Friday, April 27, 2018

Stations: Virginia

For a station that sat on employee railroad timetables for twenty-four years, Virginia is one of the least conspicuous, most remote, and undoubtedly least used stops along the Southern Pacific Railroad's line through the Santa Cruz Mountains. Located midway between Tank Siding to the west and Clems to the east, the site itself served as a construction camp when the Mountain Charlie Tunnel was first built in 1878. However, it was only three decades later, in 1905, that the stop was first registered in timetables under the name Virginia, after the Virginia Timber & Lumber Company. The company operated out of West Virginia but in mid 1899 purchased a large tract of timber that likely included at its southern end Mountain Charlie Gulch. It is probably around this time that the company first started operating off the South Pacific Coast track in the area, possibly at Tank Siding, although there is no evidence to support this at present. By September 1903, the company was involved in a lawsuit with the Glenwood Lumber Company, which operated along nearby Bean Creek, suggesting it had been operating in the area for at least that year, if not earlier.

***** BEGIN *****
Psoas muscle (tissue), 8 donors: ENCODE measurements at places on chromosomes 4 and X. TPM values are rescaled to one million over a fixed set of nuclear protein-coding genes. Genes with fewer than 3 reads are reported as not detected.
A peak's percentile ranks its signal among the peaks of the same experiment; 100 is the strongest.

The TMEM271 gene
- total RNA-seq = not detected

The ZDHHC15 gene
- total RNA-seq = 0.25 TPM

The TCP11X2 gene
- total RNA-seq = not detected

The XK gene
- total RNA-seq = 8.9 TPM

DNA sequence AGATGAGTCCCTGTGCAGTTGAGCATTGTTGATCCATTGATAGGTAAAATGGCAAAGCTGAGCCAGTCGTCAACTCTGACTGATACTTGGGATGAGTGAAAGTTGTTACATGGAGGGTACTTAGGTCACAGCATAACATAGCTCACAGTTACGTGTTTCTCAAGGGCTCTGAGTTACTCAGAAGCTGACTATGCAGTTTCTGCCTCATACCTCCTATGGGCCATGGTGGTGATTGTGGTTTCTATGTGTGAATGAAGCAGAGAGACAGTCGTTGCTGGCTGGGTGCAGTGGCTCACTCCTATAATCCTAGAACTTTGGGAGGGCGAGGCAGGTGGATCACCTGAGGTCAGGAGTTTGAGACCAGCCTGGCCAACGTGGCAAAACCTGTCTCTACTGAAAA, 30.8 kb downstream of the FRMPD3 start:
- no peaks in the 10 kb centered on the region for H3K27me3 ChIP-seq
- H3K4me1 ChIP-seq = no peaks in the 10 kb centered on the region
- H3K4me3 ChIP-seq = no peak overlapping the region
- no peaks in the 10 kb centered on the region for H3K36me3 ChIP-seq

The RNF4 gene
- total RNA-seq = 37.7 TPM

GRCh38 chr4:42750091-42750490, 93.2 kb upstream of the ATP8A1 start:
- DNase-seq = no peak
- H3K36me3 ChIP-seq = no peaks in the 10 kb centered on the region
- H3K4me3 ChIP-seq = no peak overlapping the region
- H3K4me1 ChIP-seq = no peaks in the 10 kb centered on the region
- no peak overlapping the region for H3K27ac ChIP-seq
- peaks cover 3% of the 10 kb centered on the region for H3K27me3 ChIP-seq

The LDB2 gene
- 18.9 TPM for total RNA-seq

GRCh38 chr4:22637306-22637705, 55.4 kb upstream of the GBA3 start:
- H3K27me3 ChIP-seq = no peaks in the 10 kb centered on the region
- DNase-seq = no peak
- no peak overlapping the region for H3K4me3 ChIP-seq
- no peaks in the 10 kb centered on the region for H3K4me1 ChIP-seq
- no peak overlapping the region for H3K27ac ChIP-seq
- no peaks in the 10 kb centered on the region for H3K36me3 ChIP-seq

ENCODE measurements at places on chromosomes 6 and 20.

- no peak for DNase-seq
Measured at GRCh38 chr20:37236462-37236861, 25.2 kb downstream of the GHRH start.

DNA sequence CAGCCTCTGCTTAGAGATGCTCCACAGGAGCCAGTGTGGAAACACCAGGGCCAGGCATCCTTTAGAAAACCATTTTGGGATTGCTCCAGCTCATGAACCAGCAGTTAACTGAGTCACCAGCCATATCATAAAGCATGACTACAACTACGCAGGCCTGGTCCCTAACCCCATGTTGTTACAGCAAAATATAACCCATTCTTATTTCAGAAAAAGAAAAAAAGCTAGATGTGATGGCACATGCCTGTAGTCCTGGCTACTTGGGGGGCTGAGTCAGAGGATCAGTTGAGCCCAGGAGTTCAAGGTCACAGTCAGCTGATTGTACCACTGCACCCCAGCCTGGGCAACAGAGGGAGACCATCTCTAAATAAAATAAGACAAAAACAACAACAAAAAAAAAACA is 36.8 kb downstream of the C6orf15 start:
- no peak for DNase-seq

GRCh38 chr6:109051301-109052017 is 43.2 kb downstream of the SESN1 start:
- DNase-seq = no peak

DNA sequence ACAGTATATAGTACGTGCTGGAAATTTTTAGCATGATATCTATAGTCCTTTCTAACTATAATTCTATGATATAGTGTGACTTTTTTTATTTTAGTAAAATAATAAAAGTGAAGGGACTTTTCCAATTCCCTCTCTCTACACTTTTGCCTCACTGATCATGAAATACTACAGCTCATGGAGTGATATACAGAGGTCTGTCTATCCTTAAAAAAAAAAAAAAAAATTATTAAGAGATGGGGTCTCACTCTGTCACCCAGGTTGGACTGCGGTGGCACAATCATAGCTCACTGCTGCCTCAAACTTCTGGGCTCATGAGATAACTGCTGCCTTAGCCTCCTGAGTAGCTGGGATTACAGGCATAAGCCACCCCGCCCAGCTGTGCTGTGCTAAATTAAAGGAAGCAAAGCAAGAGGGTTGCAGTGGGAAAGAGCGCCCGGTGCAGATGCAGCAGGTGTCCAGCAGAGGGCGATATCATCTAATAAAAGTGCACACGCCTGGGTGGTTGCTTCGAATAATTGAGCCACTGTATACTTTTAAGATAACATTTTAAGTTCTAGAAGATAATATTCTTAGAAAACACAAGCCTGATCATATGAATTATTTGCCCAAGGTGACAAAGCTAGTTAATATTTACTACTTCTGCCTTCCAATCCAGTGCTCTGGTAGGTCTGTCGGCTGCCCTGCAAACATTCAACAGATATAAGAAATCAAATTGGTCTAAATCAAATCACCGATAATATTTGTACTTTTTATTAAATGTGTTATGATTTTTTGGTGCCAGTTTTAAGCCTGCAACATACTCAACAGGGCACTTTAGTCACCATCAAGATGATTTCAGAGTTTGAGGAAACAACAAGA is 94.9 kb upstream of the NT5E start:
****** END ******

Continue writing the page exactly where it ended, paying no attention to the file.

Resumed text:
There is very little documentation of this station. It first appeared on the December 31, 1905, Coast Division employee timetable as a full station 67.2 miles from San Francisco via Alameda Point. It had no passenger service but did have a spur that measured 98-feet-long. This was a narrow-gauge spur since the line was not converted to standard-gauge until 1908. After the conversion, the spur was extended tenfold to 952 feet, which would have allowed a number of freight cars to park beside the mainline track. This massively extended spur can probably be explained as a result of the massive need for building materials required to rebuild San Francisco. Virginia was indisputably a freight stop specialising in lumber exports, although it is not clear whether the lumber shipped out of the station was shipped to a planing mill or whether it was planed on site. What is strange, however, is that the spur's length is reduced to a more reasonable 271 feet by the end of 1909, suggesting the longer length may have simply been an administrative error. Although it began as a freight-only stop, by the early 1910s it was designated a flag-stop along the Santa Cruz Limited passenger train, which catered to all local stops in the mountains. This service seems to have ended in the early 1920s, when all scheduled traffic to the location ceased. The spur at the station, meanwhile, disappeared from timetables in 1917, suggesting the Virginia Timber & Lumber Company had abandoned operations at their mill there. Considering the company's lack of coverage by the Sentinel and other news outlets, it seems likely that this was always a relatively small milling operation in a region that had already been heavily logged in the 1870s and 1880s. Nonetheless, the stop remained on the books until January 1930.